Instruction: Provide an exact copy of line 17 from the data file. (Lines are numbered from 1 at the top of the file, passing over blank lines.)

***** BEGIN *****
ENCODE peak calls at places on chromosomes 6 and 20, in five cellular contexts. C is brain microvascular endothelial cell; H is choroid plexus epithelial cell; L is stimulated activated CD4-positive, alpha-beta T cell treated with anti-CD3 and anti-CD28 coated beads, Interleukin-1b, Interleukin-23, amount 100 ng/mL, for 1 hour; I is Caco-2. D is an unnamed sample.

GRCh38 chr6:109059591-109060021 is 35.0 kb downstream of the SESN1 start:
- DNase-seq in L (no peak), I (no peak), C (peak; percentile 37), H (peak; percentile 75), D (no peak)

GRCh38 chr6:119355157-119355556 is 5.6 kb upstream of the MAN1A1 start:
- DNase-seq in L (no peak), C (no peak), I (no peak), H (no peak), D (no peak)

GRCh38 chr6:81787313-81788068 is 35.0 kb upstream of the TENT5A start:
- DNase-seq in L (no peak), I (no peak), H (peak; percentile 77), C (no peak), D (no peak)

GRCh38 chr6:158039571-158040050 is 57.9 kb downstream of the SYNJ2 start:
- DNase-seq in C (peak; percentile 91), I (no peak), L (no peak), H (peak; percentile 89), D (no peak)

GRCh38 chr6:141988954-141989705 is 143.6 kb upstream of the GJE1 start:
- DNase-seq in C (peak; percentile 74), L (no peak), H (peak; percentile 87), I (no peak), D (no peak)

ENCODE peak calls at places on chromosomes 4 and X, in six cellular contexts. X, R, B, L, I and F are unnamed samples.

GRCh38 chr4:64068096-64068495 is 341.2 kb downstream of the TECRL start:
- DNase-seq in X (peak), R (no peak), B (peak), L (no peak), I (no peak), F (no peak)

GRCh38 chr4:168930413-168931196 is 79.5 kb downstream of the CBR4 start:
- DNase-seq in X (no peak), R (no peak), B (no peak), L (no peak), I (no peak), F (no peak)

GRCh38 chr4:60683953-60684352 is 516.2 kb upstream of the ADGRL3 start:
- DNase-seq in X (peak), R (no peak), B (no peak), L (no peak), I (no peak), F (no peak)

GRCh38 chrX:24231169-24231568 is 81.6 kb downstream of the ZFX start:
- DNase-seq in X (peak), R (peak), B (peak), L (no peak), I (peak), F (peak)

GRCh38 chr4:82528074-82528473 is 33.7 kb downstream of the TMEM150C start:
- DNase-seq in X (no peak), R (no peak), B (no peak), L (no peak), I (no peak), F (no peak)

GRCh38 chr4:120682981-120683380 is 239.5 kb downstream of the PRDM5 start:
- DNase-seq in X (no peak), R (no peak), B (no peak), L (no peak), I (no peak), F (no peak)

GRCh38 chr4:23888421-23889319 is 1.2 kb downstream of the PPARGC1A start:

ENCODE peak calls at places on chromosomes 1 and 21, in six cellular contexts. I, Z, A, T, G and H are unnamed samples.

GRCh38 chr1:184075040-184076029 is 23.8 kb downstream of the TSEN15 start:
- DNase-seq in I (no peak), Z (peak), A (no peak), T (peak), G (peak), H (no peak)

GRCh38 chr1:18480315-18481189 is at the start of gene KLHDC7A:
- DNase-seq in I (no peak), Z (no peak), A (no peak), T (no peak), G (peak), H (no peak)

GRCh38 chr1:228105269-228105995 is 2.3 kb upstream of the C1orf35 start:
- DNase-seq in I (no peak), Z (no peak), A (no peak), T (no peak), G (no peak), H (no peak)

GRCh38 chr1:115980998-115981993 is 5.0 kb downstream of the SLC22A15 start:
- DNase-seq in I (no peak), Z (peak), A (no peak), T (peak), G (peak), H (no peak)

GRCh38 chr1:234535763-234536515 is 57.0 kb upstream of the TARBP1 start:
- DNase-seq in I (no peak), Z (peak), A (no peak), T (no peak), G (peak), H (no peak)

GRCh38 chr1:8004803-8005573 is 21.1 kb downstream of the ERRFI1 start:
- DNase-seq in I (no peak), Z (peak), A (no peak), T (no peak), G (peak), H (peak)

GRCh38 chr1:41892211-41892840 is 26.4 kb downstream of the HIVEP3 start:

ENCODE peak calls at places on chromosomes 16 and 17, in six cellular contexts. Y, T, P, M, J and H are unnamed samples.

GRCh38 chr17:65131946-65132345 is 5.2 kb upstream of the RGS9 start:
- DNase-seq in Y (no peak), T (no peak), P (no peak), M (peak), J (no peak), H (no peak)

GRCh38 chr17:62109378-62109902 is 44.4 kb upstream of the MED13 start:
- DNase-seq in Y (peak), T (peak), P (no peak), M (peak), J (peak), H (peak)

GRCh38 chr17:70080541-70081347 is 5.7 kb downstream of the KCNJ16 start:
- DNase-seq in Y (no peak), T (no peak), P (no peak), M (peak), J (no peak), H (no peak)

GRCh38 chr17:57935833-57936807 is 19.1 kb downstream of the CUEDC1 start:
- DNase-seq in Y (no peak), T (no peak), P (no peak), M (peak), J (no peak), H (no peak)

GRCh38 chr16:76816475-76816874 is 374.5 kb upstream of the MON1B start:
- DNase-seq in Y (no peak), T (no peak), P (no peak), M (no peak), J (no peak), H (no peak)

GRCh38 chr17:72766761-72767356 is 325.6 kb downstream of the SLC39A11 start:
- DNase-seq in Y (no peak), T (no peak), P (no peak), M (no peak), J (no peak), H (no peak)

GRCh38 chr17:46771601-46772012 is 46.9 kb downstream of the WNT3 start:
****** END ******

GRCh38 chr4:60683953-60684352 is 516.2 kb upstream of the ADGRL3 start: